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We have written in the past about URL structures and how dynamic URLs could create duplicate content confusion in the search engines. Today’s issue looks at the URL structure itself and the use of slashes.

Does an URL with several slashes, for example, yoursite.co.uk/a/b/c/article1/ rank lower than an URL like yoursite.co/article1/? It is a reasonable question and there are several ways of looking at the issue.

In simple terms, both URLs should rank equally, all other things being equal. It is those other things that are important. Search bots are only interested in one thing – can they find a page easily?

Whether your content is found five slashes deep or straight at the root is not the issue. Are their links pointing directly at the longer URL, particularly external links? Is that page listed in the search map. Are there on-site links to that page (internal links)?

If those links are in place then both pages should get indexed. However, you can have a page in the root directory that a search engine may not find – if your internal linking is too deep.

If A is your front page, B a category page, C a sub-category page, and D the page in question – will the search bot follow A to B, B to C and C to D to find that content on that page? Generally, yes. How about E, F and G? There is a point where the search engines will stop spidering a site. What point? Who knows? Again, links directly to that page will be of enormous help.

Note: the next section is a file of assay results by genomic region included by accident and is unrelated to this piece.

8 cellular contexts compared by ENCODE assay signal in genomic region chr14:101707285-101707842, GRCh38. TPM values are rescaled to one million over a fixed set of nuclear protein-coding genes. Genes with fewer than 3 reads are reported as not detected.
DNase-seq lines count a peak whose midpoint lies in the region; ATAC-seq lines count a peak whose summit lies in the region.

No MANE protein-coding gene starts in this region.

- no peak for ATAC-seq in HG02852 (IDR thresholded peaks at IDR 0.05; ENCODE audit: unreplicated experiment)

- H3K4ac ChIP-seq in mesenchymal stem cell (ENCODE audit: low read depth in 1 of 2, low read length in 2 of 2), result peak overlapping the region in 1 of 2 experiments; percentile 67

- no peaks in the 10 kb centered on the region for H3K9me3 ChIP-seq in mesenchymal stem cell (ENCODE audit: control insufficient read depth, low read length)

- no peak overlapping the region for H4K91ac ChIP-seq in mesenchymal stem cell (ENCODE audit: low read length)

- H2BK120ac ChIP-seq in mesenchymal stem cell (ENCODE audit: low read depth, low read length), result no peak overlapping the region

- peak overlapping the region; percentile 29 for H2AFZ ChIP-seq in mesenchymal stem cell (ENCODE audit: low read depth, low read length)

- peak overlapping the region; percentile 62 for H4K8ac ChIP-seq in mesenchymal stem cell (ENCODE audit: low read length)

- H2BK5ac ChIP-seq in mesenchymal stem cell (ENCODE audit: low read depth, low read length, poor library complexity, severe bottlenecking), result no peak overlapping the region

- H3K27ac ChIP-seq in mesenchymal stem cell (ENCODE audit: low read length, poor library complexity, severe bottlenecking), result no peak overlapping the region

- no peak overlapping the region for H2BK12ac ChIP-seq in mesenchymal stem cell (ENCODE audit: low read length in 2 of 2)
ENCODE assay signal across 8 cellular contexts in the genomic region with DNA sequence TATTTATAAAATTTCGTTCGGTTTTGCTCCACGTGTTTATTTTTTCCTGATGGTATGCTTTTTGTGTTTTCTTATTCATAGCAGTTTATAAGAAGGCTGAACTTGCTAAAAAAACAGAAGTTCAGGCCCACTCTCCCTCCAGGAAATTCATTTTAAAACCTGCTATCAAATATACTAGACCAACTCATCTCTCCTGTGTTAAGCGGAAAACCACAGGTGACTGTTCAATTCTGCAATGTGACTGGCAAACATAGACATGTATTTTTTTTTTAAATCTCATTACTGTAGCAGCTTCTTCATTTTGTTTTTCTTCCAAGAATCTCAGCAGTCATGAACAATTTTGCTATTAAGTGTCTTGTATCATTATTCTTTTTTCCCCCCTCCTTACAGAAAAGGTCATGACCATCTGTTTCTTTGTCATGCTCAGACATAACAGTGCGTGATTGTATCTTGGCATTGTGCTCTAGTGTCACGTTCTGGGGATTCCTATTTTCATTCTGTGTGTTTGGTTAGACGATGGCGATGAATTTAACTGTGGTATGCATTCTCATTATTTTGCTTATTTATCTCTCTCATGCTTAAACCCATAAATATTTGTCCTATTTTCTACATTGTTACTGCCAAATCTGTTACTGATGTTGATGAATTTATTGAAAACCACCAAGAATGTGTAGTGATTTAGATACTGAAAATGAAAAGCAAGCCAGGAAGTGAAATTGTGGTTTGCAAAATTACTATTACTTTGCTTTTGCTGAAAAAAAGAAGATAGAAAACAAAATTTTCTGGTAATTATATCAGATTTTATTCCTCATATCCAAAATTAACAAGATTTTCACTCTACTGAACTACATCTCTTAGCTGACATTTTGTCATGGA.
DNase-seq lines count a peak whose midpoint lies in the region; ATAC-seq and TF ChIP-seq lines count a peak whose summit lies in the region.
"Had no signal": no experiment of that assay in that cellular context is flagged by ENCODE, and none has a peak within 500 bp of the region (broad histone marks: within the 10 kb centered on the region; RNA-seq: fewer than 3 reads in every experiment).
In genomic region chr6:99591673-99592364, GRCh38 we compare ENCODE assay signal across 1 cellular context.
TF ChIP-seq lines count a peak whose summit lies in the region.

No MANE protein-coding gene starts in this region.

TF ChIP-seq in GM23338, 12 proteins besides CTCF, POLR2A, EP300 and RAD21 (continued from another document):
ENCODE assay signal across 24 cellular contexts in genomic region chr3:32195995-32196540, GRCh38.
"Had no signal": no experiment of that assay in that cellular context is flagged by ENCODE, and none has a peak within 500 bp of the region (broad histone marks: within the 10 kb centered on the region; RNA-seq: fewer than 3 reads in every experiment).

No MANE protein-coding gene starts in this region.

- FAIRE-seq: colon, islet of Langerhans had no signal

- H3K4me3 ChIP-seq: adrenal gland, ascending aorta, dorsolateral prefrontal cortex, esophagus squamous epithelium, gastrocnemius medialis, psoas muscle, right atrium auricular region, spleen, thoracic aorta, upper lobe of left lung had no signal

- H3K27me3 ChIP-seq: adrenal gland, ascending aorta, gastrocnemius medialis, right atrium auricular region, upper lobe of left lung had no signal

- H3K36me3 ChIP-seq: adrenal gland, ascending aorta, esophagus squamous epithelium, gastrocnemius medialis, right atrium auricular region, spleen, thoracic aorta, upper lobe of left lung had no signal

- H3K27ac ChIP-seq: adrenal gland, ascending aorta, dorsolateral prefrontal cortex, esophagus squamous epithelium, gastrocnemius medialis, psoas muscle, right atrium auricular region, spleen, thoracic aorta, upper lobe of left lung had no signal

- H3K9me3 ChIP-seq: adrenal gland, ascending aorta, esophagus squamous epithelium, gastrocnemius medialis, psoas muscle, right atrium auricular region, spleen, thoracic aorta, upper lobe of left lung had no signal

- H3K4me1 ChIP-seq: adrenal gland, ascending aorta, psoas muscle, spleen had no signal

In this situation, it is not just the search bot you should be worrying about, but what about your visitors? Will they follow all those links to get to the page they are looking for?

Provide a link structure that is user friendly and visitors will find your pages. If your visitors can easily find your pages, so too will the search engines. It is not so much the length of the URL as what the URL tells the search engine, and what backup support there is for the page in the form of links. This is why search engine optimization is done every day.

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